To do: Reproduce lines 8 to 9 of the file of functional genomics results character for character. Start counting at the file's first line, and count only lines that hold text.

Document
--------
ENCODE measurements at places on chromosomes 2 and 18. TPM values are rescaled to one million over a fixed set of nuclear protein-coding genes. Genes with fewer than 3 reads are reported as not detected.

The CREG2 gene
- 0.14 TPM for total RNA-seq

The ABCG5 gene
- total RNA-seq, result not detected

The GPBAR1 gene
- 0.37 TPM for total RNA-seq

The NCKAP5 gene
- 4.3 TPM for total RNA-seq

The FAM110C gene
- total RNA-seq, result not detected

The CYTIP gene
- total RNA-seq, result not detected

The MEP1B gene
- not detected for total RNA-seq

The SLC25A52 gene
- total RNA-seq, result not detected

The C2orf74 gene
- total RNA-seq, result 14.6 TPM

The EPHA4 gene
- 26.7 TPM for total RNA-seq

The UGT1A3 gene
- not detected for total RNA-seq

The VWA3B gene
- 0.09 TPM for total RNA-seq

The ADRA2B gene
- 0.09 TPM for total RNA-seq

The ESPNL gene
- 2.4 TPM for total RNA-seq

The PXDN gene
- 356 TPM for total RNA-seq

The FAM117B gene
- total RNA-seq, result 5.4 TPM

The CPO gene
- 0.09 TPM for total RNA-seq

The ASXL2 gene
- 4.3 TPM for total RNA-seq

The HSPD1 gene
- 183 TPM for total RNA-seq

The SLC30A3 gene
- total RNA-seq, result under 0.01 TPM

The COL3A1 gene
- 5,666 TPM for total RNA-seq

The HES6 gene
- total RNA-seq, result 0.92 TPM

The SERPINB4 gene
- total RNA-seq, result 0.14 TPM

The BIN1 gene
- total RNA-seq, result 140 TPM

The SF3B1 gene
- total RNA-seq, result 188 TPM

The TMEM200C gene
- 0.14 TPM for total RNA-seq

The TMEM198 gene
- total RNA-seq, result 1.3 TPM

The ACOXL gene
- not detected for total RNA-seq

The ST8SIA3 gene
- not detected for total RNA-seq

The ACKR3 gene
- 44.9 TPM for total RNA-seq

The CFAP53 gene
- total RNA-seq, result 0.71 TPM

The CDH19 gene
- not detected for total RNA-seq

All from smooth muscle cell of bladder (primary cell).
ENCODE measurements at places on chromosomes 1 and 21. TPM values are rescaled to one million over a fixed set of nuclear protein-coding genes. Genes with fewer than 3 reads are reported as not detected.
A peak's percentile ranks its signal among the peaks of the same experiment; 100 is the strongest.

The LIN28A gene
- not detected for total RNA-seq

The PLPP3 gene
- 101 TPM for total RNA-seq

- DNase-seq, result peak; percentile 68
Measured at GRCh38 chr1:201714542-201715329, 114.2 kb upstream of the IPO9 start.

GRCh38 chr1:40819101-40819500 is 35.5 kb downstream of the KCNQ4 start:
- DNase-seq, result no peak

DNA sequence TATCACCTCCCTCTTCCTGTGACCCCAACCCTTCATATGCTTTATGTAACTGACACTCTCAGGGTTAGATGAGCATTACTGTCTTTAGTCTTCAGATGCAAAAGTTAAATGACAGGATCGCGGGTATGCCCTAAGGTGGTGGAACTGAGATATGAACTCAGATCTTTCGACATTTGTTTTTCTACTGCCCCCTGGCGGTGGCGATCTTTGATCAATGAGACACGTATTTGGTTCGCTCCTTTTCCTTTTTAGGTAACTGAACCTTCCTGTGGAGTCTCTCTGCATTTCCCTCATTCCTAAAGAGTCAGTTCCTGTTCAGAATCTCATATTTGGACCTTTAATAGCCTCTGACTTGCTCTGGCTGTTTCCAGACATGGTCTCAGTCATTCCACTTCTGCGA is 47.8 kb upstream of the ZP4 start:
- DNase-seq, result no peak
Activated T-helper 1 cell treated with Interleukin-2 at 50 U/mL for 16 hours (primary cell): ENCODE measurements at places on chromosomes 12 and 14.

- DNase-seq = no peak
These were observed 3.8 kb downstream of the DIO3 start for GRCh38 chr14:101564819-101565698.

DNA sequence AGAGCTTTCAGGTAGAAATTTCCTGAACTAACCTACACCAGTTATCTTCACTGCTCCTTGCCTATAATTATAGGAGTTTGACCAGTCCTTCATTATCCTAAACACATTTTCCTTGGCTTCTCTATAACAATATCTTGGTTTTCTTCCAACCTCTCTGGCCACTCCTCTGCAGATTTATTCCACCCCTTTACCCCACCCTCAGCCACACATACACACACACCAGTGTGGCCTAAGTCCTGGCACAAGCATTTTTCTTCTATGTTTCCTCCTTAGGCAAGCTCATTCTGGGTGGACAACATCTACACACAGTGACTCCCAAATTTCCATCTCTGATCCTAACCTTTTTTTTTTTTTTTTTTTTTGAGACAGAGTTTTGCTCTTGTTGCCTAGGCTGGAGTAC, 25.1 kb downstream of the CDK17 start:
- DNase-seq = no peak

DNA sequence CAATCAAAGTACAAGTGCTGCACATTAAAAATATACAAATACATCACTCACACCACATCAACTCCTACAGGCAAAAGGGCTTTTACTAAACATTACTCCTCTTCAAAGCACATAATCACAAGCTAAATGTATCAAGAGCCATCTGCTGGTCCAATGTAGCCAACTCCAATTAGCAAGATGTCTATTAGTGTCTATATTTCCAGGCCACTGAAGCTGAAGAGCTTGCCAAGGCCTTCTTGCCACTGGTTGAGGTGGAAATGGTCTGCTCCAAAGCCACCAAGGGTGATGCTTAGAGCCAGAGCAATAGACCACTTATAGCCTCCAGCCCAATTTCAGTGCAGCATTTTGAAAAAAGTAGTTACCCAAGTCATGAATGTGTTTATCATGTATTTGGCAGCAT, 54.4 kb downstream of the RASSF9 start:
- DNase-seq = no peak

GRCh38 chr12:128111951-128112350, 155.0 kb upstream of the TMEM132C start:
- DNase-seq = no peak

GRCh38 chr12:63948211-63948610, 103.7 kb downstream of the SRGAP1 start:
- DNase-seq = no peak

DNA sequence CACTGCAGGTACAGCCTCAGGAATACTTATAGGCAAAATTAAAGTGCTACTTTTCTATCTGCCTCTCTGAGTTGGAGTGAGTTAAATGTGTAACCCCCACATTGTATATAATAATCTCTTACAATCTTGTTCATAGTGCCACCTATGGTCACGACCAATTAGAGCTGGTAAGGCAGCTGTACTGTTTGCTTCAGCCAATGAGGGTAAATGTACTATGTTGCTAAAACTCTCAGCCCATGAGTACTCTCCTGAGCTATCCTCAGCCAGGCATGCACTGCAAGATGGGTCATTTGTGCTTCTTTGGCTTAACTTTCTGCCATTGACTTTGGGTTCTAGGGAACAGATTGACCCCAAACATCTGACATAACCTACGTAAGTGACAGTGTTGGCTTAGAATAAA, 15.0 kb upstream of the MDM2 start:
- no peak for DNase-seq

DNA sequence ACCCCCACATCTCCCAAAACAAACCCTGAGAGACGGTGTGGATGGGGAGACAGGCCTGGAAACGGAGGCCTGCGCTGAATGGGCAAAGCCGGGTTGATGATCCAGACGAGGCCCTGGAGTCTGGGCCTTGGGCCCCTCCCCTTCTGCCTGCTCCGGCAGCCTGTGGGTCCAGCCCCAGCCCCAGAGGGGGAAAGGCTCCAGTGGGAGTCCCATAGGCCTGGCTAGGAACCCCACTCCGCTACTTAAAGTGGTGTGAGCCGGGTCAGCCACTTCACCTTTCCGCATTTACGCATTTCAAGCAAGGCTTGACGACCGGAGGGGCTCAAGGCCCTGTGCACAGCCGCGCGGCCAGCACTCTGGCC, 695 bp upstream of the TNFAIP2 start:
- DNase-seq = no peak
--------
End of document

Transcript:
The NCKAP5 gene
- 4.3 TPM for total RNA-seq